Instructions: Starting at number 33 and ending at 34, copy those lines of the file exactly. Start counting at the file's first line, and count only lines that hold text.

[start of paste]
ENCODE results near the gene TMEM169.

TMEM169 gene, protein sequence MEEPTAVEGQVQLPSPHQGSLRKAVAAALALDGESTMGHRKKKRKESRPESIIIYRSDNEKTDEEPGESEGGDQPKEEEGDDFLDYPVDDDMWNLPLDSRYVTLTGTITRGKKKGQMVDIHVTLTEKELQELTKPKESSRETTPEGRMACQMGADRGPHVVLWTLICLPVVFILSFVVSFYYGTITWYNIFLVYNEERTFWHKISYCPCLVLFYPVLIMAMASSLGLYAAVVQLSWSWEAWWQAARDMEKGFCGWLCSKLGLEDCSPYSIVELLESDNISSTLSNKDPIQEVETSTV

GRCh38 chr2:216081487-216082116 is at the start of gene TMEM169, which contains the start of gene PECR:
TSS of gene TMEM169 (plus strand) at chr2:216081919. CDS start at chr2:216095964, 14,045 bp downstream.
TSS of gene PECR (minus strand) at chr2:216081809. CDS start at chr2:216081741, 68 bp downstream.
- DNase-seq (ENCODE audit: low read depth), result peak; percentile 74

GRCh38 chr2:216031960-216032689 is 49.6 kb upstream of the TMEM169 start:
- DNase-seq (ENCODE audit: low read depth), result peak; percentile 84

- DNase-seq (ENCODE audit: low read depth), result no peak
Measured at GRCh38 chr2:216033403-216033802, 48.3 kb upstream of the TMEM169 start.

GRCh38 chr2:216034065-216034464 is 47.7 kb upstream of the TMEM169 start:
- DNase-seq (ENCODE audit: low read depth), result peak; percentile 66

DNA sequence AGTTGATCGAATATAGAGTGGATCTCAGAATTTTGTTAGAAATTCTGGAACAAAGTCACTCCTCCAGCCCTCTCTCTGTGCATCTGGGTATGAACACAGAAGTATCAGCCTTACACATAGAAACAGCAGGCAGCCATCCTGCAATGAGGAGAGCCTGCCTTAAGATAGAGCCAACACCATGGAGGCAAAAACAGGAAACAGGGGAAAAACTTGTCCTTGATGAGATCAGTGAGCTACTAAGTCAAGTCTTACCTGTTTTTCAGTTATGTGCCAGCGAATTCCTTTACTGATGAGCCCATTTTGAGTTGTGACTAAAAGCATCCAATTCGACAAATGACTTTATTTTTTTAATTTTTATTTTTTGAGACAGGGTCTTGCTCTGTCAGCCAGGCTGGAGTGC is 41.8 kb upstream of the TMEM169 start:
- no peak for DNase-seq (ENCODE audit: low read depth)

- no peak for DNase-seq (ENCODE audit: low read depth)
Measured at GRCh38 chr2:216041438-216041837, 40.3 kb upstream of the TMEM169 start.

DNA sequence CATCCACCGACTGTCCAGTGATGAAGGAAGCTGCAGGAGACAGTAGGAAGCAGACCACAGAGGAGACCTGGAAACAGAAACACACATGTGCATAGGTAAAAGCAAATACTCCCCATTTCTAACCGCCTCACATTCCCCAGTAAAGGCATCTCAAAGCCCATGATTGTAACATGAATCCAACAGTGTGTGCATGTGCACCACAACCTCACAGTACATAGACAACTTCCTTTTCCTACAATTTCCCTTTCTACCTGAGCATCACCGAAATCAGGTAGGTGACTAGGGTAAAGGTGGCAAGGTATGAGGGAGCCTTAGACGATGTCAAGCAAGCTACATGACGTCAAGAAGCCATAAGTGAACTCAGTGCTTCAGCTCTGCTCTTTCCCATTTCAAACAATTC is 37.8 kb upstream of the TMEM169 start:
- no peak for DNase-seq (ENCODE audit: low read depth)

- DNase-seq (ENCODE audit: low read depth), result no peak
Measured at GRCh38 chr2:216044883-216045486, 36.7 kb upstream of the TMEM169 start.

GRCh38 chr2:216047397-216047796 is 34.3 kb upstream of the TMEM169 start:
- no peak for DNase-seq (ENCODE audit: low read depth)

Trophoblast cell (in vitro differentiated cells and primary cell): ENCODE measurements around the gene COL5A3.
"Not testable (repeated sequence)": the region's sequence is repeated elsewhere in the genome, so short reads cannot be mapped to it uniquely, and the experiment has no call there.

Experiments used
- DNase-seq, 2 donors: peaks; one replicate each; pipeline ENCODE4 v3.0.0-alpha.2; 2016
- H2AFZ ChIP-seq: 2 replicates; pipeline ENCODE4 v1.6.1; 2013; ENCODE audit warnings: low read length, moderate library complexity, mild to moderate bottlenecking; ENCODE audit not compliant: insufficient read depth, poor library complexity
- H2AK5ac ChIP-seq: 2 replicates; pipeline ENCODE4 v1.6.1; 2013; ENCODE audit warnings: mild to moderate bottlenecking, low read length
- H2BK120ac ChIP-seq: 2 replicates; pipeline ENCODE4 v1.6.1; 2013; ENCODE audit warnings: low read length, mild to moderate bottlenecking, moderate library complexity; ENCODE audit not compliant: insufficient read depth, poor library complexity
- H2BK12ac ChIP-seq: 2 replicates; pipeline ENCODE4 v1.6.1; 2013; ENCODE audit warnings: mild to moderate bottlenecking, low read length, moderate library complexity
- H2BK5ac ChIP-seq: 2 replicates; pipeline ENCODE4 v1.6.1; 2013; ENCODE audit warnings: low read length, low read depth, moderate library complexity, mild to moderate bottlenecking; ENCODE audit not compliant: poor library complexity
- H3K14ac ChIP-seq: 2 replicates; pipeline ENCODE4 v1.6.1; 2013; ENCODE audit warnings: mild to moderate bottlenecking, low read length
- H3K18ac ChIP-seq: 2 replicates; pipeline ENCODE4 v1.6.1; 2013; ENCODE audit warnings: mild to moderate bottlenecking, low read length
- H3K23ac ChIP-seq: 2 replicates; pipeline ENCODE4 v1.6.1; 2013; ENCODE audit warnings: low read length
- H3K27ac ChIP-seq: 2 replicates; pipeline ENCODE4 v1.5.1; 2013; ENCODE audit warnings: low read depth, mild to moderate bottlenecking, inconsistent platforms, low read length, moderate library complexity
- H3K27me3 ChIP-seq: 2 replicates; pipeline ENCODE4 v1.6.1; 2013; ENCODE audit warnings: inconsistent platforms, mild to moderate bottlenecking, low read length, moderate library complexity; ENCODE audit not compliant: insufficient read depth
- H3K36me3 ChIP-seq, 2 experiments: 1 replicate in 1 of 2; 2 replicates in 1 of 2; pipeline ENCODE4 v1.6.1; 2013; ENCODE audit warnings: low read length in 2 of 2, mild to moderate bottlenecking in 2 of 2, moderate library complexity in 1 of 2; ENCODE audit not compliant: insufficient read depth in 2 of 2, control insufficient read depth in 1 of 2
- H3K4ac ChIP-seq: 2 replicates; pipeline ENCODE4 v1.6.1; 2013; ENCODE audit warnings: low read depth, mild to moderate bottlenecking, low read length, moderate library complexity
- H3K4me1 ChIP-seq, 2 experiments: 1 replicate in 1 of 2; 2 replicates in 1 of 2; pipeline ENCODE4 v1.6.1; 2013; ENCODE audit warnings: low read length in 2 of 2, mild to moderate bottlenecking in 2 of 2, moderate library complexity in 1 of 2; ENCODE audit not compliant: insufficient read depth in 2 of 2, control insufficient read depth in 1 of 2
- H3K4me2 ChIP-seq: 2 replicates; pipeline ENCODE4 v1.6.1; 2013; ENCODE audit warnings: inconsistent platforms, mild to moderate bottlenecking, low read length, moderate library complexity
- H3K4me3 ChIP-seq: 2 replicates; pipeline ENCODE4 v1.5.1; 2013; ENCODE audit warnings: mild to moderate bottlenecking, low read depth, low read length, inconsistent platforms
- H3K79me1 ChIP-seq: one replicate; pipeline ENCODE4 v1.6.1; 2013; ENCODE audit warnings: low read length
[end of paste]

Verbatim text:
- H3K18ac ChIP-seq: 2 replicates; pipeline ENCODE4 v1.6.1; 2013; ENCODE audit warnings: mild to moderate bottlenecking, low read length
- H3K23ac ChIP-seq: 2 replicates; pipeline ENCODE4 v1.6.1; 2013; ENCODE audit warnings: low read length